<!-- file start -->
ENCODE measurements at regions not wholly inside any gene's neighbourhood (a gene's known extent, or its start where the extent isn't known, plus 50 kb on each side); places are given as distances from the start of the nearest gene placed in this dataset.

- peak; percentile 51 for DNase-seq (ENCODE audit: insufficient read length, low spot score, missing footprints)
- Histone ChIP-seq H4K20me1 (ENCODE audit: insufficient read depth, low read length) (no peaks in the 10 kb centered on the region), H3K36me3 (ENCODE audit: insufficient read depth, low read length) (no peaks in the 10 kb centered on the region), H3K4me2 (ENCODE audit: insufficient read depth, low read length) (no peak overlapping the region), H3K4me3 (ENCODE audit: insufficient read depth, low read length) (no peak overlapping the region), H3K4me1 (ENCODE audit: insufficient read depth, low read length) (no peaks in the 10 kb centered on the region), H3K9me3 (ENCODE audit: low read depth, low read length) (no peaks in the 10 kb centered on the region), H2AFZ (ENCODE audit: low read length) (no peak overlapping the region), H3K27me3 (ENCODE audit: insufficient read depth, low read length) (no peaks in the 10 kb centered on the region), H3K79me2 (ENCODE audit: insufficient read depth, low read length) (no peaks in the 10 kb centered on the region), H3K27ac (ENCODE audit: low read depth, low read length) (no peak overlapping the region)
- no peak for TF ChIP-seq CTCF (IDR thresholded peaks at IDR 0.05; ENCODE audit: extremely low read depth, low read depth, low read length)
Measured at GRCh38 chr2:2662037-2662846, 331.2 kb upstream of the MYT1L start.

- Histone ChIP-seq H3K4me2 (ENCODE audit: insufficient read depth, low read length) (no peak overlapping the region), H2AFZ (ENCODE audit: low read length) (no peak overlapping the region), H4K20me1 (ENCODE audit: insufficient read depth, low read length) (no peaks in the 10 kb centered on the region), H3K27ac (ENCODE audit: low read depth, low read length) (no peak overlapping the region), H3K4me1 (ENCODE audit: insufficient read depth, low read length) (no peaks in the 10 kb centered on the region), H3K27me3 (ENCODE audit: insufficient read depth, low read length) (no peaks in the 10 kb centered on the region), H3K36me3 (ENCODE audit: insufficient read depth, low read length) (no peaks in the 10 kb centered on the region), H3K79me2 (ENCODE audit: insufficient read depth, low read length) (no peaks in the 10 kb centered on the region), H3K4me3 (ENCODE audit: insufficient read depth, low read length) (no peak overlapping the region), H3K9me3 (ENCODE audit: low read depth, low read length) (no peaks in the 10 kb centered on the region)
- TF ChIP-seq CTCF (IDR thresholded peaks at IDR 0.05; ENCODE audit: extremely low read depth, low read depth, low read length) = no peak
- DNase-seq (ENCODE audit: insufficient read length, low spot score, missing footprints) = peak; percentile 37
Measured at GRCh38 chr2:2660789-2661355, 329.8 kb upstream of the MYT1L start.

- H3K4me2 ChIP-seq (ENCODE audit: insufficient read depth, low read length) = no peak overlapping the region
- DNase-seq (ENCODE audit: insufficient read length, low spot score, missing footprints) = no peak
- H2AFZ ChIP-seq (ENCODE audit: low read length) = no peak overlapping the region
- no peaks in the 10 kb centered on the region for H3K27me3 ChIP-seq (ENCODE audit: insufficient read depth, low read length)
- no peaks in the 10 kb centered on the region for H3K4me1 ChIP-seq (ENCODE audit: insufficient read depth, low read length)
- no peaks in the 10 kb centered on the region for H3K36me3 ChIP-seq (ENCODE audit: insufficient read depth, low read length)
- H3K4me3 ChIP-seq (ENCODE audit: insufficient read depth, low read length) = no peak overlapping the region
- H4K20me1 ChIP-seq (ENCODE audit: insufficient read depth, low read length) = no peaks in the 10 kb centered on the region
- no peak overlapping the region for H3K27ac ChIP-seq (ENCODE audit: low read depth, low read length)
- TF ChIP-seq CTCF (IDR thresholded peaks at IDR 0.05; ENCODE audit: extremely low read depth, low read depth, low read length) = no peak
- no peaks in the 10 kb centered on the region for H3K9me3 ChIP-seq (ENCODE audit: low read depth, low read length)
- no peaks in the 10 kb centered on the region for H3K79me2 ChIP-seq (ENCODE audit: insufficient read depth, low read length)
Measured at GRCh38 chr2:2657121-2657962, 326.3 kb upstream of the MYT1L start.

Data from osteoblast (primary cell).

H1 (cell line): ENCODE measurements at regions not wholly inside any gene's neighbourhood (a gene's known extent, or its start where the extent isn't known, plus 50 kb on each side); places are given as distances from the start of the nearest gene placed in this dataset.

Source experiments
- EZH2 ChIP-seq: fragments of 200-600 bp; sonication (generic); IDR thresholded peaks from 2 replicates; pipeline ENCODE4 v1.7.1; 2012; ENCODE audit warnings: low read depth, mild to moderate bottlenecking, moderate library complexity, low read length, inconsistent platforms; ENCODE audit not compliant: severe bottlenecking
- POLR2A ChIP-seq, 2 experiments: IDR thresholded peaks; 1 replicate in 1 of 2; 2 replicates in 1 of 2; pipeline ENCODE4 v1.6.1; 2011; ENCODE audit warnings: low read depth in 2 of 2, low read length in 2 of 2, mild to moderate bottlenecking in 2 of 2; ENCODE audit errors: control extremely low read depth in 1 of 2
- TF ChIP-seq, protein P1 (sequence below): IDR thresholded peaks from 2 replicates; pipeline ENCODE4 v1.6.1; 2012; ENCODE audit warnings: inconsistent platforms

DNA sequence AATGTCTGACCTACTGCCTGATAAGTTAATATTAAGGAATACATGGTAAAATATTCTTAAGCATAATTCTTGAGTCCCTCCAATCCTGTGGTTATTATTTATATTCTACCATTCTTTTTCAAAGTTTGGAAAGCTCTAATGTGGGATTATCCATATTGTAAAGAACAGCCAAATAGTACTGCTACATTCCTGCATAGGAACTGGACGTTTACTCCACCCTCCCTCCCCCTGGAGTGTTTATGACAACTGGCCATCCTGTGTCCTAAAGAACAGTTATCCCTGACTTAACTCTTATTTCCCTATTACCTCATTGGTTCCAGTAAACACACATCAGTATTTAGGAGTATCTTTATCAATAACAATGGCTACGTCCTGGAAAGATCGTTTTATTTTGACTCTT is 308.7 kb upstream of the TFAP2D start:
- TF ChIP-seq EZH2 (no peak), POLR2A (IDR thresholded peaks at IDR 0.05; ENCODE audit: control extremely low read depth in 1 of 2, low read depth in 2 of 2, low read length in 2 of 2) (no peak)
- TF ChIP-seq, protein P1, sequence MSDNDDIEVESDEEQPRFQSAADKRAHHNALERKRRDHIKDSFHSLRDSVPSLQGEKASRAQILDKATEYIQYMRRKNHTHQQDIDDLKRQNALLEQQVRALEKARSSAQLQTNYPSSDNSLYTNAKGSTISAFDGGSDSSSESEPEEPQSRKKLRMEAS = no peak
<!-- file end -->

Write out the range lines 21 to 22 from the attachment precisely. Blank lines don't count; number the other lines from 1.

- no peaks in the 10 kb centered on the region for H3K79me2 ChIP-seq (ENCODE audit: insufficient read depth, low read length)
Measured at GRCh38 chr2:2657121-2657962, 326.3 kb upstream of the MYT1L start.